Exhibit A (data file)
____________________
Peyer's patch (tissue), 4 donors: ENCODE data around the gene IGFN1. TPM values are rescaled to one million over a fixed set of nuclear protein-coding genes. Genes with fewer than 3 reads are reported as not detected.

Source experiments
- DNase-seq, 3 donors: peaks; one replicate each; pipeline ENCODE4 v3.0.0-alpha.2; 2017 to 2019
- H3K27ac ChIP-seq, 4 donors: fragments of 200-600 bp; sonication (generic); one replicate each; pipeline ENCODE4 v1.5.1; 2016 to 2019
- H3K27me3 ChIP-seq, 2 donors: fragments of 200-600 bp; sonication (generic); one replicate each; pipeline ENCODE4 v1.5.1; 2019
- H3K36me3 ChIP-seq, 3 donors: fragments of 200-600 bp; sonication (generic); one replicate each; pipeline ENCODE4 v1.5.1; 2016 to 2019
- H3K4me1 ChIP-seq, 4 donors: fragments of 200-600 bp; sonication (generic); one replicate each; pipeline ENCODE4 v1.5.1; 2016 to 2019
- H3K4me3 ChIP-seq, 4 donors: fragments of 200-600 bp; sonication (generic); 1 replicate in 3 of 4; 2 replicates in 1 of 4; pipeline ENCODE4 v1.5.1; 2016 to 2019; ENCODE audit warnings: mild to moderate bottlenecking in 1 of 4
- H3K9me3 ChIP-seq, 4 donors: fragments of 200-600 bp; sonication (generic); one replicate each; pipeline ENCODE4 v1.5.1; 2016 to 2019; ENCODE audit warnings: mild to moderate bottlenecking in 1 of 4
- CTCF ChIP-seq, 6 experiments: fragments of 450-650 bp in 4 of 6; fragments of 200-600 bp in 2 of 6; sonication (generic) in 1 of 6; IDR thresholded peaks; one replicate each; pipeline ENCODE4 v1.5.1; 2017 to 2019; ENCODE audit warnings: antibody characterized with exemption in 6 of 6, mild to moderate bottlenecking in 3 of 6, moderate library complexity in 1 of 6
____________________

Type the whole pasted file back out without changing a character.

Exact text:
Peyer's patch (tissue), 4 donors: ENCODE data around the gene IGFN1. TPM values are rescaled to one million over a fixed set of nuclear protein-coding genes. Genes with fewer than 3 reads are reported as not detected.

Source experiments
- DNase-seq, 3 donors: peaks; one replicate each; pipeline ENCODE4 v3.0.0-alpha.2; 2017 to 2019
- H3K27ac ChIP-seq, 4 donors: fragments of 200-600 bp; sonication (generic); one replicate each; pipeline ENCODE4 v1.5.1; 2016 to 2019
- H3K27me3 ChIP-seq, 2 donors: fragments of 200-600 bp; sonication (generic); one replicate each; pipeline ENCODE4 v1.5.1; 2019
- H3K36me3 ChIP-seq, 3 donors: fragments of 200-600 bp; sonication (generic); one replicate each; pipeline ENCODE4 v1.5.1; 2016 to 2019
- H3K4me1 ChIP-seq, 4 donors: fragments of 200-600 bp; sonication (generic); one replicate each; pipeline ENCODE4 v1.5.1; 2016 to 2019
- H3K4me3 ChIP-seq, 4 donors: fragments of 200-600 bp; sonication (generic); 1 replicate in 3 of 4; 2 replicates in 1 of 4; pipeline ENCODE4 v1.5.1; 2016 to 2019; ENCODE audit warnings: mild to moderate bottlenecking in 1 of 4
- H3K9me3 ChIP-seq, 4 donors: fragments of 200-600 bp; sonication (generic); one replicate each; pipeline ENCODE4 v1.5.1; 2016 to 2019; ENCODE audit warnings: mild to moderate bottlenecking in 1 of 4
- CTCF ChIP-seq, 6 experiments: fragments of 450-650 bp in 4 of 6; fragments of 200-600 bp in 2 of 6; sonication (generic) in 1 of 6; IDR thresholded peaks; one replicate each; pipeline ENCODE4 v1.5.1; 2017 to 2019; ENCODE audit warnings: antibody characterized with exemption in 6 of 6, mild to moderate bottlenecking in 3 of 6, moderate library complexity in 1 of 6